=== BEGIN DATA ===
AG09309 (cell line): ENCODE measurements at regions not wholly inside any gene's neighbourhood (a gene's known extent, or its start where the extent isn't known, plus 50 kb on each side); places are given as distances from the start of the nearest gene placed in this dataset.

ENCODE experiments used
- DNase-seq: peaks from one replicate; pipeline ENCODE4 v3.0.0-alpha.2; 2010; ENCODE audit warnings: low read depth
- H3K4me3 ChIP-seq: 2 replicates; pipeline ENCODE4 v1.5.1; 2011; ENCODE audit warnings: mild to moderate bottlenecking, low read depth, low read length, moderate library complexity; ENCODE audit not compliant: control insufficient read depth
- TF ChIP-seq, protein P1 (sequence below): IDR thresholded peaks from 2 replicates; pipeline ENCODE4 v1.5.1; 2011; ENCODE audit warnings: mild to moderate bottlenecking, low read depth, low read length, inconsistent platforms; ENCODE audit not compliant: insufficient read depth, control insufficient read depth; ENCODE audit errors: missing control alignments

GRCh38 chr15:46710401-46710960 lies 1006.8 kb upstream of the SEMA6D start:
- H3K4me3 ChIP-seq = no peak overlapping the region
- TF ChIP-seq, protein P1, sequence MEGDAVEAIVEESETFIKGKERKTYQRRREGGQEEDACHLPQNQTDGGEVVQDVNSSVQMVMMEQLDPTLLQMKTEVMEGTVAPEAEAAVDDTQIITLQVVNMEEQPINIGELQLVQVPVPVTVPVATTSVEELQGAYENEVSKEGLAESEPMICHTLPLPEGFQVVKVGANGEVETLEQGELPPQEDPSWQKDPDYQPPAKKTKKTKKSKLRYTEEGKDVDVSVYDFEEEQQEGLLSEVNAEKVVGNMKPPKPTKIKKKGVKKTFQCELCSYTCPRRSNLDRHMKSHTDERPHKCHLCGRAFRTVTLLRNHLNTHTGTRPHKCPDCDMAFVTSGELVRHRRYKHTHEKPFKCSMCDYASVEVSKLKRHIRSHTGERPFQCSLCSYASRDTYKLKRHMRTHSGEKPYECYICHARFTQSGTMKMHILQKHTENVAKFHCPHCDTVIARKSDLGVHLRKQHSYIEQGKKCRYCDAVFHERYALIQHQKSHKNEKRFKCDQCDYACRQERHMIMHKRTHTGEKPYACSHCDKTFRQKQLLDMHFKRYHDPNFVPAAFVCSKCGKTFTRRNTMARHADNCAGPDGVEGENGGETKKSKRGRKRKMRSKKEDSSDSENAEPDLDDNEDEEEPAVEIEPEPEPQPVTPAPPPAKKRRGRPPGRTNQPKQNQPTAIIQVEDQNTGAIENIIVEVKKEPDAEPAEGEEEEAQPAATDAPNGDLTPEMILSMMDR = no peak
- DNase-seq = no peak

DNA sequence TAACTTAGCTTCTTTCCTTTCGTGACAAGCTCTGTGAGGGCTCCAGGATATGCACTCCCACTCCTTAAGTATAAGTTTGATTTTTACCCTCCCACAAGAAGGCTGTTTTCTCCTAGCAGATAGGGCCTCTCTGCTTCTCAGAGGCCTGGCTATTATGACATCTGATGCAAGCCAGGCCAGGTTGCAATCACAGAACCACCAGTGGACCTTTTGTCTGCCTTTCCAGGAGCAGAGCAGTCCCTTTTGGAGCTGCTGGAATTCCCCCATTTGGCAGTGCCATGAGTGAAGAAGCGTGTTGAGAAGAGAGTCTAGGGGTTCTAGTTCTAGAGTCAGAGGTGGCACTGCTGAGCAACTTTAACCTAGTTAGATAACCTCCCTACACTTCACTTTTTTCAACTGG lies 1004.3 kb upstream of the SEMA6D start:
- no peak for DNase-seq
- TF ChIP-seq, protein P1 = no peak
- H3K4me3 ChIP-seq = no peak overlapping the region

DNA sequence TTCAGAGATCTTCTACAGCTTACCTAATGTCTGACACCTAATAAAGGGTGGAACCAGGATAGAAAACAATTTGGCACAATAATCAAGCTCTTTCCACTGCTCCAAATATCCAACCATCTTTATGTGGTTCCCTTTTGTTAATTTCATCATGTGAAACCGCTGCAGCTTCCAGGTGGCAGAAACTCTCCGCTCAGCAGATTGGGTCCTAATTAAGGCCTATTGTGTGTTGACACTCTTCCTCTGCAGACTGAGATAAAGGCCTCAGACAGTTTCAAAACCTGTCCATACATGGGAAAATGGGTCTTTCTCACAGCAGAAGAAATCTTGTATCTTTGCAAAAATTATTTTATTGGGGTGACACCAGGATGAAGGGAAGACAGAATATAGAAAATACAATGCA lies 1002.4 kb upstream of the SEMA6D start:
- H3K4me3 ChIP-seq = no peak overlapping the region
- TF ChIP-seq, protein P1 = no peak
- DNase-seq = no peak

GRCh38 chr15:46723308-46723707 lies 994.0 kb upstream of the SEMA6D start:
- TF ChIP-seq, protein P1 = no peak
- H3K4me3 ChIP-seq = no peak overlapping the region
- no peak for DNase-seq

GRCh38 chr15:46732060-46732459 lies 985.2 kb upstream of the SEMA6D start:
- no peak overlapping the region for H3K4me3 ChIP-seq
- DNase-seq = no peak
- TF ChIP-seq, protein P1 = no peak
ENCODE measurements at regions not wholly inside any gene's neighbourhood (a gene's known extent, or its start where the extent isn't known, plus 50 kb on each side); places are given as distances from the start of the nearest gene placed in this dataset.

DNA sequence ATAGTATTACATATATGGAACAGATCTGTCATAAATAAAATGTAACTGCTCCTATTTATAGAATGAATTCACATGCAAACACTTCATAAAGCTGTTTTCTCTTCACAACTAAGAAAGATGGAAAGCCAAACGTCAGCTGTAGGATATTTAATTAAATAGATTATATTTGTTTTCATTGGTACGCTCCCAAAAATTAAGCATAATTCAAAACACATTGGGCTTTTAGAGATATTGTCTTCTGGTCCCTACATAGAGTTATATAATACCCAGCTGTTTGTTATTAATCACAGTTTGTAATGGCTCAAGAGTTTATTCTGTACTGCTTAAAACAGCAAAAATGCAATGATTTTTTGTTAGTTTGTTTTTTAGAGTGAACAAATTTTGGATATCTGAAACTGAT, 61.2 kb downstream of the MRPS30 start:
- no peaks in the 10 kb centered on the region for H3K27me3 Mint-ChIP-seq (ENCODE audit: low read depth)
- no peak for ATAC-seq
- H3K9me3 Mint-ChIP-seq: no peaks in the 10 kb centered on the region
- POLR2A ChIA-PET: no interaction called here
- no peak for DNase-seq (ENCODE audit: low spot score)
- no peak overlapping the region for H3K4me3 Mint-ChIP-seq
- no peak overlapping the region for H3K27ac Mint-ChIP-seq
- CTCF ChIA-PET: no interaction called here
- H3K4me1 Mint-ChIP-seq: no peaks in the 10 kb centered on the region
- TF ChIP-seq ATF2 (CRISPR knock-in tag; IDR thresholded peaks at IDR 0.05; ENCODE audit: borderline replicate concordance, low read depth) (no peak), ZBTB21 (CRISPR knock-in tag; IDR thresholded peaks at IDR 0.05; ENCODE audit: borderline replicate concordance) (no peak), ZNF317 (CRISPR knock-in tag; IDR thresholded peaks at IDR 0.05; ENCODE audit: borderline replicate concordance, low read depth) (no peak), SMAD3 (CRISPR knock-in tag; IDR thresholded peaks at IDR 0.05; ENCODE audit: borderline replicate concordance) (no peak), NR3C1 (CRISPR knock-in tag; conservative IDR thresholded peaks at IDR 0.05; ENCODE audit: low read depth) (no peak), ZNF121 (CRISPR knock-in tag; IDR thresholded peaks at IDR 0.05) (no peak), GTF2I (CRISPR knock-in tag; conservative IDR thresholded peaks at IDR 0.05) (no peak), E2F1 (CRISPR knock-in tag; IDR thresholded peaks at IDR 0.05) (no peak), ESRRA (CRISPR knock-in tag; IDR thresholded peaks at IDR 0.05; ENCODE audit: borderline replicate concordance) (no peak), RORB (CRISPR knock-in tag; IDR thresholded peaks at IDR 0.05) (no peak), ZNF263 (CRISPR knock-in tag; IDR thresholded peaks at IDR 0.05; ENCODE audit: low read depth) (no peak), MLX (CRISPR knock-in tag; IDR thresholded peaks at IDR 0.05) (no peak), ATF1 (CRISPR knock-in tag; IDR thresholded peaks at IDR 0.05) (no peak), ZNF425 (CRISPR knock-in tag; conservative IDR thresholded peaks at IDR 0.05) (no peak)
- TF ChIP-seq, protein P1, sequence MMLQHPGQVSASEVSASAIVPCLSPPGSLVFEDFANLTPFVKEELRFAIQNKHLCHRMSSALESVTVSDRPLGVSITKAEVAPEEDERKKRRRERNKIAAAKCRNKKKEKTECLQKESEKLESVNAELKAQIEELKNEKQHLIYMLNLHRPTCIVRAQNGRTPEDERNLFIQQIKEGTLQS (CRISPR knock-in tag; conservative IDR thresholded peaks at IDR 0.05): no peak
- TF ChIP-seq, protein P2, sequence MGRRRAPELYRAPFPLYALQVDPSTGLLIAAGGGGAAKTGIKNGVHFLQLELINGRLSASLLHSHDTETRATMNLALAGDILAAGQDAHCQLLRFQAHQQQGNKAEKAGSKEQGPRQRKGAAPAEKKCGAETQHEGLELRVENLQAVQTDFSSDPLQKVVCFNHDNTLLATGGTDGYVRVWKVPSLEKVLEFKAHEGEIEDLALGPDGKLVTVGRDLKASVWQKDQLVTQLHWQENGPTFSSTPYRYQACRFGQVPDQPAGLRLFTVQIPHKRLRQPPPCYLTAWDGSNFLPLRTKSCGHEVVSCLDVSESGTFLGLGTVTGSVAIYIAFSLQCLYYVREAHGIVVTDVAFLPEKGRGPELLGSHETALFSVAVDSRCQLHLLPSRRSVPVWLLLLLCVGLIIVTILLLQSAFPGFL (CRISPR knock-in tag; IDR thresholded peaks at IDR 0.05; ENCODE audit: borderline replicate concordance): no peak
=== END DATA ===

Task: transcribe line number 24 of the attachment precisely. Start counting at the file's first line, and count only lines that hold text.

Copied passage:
- DNase-seq = no peak